Imagine this – you’ve spent a week bonding with 37 total strangers, trekking over sand dunes and beaches, rainforest and veldt, hills and mountains. You’ve discovered Südafrika in all its glory – whales leaping like dolphins in a slate grey ocean at Walkers Bay, penguins who ought, surely, to be skating on thin ice somewhere other than Betty’s Bay, and an ostrich in De Hoop national park who inspected your group with contemptuous curiosity.
You all shivered as you stepped round the sleepily sensuous puff adder and marvelled at the real zebra crossings you’ve seen. You’ve trekked through scenery that’s heartbreakingly beautiful and, sometimes, incredibly challenging. Howeverm you’ve managed, along with your co-trekkers, to keep up despite your aching thighs and sore knees, fear of heights and occasional certainty that you just wouldn’t have the energy to put one foot in front of the other any more.
Some of the group have plunged into the ice cold waters of Oakes Falls on the Boesmankloof Trail that took you through the Riversonderend Mountains. All of the group has plunged into the trekking culture with gusto. It’s been good to walk, great to talk and even better to sleep like a baby at the end of each action-packed day.
To complete your dream, you’ve climbed Tafelberg, all 1,086 metres of it. Tourists can take the cable car to the summit – trekkers get trekking, and you’re proud and thrilled with your achievement. All of you have reached the top: there have been spider bites and twisted knees, swollen ankles, heat stroke and blisters, tears of joy and of exhaustion, but the whole group has dug deep and made it.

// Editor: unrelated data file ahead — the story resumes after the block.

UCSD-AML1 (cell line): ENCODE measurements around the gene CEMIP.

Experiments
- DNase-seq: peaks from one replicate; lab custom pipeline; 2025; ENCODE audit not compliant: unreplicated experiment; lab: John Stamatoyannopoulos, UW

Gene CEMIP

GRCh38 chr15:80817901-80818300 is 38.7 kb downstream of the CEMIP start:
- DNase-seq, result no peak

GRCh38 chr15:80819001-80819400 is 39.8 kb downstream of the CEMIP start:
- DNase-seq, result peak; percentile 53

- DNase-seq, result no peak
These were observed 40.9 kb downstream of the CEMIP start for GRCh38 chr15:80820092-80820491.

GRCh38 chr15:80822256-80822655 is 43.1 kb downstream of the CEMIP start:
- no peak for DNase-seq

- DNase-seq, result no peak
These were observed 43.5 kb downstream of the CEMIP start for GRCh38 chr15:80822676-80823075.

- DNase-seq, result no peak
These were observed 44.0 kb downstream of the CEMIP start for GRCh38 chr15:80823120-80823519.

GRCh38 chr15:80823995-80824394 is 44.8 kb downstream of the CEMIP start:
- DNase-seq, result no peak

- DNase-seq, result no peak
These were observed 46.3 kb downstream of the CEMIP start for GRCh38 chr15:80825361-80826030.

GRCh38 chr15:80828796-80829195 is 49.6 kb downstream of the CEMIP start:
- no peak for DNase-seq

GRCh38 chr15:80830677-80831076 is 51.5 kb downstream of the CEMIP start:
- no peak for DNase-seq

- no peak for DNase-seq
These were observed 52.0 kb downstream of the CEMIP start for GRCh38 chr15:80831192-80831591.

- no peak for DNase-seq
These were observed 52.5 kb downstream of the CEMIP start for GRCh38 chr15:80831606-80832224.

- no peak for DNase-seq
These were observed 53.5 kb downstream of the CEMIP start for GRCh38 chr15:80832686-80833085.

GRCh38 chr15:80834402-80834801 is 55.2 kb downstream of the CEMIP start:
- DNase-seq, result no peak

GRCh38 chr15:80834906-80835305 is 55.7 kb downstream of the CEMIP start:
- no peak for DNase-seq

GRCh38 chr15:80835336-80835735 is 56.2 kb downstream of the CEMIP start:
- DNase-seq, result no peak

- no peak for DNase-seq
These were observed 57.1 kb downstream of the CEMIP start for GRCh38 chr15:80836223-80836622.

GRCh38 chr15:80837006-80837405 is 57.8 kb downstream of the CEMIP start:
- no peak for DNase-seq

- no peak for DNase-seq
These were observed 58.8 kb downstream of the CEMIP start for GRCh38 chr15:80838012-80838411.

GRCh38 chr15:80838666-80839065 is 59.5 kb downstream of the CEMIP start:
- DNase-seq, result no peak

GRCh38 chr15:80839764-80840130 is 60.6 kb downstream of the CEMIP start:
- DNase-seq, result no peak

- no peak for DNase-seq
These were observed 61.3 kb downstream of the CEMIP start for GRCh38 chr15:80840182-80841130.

Between you, your group has raised more than £120,000 for Breast Cancer Care, and many of you have shared your breast cancer stories with the new friends you’ve made.
You’ve celebrated your achievement at a fabulous gala dinner, and spent a day seeing the sights in Kapstadt and now, sadly, it’s almost time to fly back to the UK. Your memory cup runneth over.
You’re on the bus heading for the airport, all a little subdued, when it’s suddenly brought to a standstill by Ashleigh, the driver who has been much more than a driver for the whole trek. He has ferried the group from one site to another and has shared some of the trekking challenges, helped make the picnics fun, and has occasionally serenaded you all when you’ve been tired at the end of a tough day.
“I just wanted to say this to you ladies,” he says, and in a soft light tenor, he sings “You raise me up”, a song you’ve heard sung by Westlife that you thought was a little bit corny. But at the point where Ashleigh sings:
“You raise me up so I can stand on mountains,
you raise me up to all those stormy seas,
I am strong when I am on your shoulders,
you raise me up to more than I can be”
you realise it’s not a corny song at all.
Everyone on the bus is in tears, and you store yet another brilliant memory in your W&H Trek Südafrika October 2008 file.
Inspired to take part? Find out more about Breast Cancer Care overseas treks to amazing places including Peru and Cuba.